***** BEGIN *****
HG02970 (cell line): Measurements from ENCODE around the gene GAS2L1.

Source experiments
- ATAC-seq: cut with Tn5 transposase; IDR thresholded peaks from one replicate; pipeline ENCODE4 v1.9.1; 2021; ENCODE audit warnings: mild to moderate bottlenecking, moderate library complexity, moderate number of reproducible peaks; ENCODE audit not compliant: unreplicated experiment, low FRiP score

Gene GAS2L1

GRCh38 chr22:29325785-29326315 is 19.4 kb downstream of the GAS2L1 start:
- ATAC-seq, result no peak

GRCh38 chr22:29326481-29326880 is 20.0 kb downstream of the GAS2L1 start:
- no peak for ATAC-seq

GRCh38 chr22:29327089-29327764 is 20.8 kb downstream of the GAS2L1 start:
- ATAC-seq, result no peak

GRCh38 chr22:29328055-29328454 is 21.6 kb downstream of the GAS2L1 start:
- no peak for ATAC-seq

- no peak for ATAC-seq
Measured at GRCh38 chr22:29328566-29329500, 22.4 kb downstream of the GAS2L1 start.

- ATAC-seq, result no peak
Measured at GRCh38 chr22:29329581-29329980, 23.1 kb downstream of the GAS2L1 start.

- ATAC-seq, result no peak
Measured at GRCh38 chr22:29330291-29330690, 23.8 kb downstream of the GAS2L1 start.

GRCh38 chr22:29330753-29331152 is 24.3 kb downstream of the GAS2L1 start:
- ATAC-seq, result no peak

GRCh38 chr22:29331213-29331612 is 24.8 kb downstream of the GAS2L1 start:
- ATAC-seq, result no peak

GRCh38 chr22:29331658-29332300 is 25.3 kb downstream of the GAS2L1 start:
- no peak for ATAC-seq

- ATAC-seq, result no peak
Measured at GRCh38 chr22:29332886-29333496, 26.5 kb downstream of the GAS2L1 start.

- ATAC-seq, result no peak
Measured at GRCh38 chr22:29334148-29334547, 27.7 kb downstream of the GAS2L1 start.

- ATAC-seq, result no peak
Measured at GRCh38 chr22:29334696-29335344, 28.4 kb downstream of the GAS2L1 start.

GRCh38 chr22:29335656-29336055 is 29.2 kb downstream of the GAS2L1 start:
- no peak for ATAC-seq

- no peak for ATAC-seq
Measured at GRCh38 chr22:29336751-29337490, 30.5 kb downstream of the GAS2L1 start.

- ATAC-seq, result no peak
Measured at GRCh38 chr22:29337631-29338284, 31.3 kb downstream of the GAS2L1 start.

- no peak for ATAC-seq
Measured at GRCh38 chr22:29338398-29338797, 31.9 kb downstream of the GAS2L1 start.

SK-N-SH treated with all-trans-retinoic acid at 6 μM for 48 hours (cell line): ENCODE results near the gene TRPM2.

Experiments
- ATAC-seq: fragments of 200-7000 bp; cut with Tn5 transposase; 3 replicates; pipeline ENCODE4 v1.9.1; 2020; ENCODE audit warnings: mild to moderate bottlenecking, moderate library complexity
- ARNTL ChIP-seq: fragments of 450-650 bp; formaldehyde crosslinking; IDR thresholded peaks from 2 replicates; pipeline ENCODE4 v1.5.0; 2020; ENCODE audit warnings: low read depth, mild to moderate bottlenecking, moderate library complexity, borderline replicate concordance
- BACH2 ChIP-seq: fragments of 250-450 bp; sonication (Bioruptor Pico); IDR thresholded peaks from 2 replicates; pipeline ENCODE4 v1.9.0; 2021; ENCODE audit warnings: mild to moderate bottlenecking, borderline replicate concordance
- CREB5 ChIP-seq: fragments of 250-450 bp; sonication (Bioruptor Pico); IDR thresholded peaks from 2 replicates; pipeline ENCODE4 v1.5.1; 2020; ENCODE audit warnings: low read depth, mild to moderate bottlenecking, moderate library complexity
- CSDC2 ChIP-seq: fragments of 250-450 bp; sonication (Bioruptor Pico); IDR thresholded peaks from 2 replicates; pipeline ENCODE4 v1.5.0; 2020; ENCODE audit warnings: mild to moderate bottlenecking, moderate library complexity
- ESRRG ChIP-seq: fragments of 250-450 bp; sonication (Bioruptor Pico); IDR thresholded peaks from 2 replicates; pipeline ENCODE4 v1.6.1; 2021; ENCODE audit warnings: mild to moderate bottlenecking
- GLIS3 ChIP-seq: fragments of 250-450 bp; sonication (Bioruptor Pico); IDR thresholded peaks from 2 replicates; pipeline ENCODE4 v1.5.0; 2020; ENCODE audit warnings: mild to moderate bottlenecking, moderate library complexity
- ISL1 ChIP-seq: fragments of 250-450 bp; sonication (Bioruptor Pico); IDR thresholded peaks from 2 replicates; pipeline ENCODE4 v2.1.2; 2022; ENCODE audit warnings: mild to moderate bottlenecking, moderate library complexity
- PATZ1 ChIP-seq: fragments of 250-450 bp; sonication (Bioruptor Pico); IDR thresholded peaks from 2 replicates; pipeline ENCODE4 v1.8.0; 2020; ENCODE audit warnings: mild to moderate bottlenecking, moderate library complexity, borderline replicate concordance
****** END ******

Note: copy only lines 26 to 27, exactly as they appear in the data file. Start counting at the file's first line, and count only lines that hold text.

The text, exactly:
Measured at GRCh38 chr22:29332886-29333496, 26.5 kb downstream of the GAS2L1 start.

- ATAC-seq, result no peak